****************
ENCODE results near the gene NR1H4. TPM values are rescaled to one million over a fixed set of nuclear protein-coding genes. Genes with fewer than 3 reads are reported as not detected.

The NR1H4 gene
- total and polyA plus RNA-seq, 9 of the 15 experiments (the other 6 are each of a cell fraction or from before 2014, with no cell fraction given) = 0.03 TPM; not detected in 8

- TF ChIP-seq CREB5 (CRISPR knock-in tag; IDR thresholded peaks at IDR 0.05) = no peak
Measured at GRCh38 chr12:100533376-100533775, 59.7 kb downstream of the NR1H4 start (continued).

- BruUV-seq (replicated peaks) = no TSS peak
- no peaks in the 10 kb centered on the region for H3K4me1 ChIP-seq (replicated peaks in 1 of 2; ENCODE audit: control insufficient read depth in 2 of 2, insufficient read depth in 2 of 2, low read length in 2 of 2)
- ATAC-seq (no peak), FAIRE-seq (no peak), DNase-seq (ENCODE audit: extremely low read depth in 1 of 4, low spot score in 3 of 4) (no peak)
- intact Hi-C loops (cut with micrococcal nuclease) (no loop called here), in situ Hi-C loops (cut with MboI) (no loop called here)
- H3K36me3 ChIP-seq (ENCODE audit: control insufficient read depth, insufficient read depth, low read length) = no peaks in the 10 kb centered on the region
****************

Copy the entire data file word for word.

ENCODE results near the gene NR1H4. TPM values are rescaled to one million over a fixed set of nuclear protein-coding genes. Genes with fewer than 3 reads are reported as not detected.

The NR1H4 gene
- total and polyA plus RNA-seq, 9 of the 15 experiments (the other 6 are each of a cell fraction or from before 2014, with no cell fraction given) = 0.03 TPM; not detected in 8

- TF ChIP-seq CREB5 (CRISPR knock-in tag; IDR thresholded peaks at IDR 0.05) = no peak
Measured at GRCh38 chr12:100533376-100533775, 59.7 kb downstream of the NR1H4 start (continued).

- BruUV-seq (replicated peaks) = no TSS peak
- no peaks in the 10 kb centered on the region for H3K4me1 ChIP-seq (replicated peaks in 1 of 2; ENCODE audit: control insufficient read depth in 2 of 2, insufficient read depth in 2 of 2, low read length in 2 of 2)
- ATAC-seq (no peak), FAIRE-seq (no peak), DNase-seq (ENCODE audit: extremely low read depth in 1 of 4, low spot score in 3 of 4) (no peak)
- intact Hi-C loops (cut with micrococcal nuclease) (no loop called here), in situ Hi-C loops (cut with MboI) (no loop called here)
- H3K36me3 ChIP-seq (ENCODE audit: control insufficient read depth, insufficient read depth, low read length) = no peaks in the 10 kb centered on the region